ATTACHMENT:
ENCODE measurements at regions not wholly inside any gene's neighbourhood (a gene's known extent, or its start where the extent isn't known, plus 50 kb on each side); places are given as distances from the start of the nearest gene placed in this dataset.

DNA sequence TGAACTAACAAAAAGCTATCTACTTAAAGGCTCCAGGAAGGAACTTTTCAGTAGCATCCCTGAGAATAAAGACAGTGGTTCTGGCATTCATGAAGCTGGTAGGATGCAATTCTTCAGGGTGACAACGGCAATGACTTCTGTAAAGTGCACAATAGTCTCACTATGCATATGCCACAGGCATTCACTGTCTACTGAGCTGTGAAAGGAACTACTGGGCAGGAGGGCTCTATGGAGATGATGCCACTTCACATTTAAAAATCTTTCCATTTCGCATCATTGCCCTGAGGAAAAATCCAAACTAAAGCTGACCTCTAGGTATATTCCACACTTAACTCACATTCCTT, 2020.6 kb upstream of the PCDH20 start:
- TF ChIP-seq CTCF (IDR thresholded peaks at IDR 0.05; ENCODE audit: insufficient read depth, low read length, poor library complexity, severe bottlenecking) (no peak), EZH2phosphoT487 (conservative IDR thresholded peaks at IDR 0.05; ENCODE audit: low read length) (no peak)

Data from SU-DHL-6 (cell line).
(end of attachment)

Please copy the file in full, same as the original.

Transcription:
ENCODE measurements at regions not wholly inside any gene's neighbourhood (a gene's known extent, or its start where the extent isn't known, plus 50 kb on each side); places are given as distances from the start of the nearest gene placed in this dataset.

DNA sequence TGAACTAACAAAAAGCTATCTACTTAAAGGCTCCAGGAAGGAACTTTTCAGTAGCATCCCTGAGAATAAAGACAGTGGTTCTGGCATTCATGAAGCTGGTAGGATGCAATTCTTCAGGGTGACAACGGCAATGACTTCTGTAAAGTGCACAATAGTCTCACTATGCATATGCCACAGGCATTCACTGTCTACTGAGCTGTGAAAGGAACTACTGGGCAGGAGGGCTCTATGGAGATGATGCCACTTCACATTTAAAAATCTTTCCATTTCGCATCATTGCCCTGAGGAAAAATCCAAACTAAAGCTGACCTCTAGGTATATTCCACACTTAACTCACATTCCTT, 2020.6 kb upstream of the PCDH20 start:
- TF ChIP-seq CTCF (IDR thresholded peaks at IDR 0.05; ENCODE audit: insufficient read depth, low read length, poor library complexity, severe bottlenecking) (no peak), EZH2phosphoT487 (conservative IDR thresholded peaks at IDR 0.05; ENCODE audit: low read length) (no peak)

Data from SU-DHL-6 (cell line).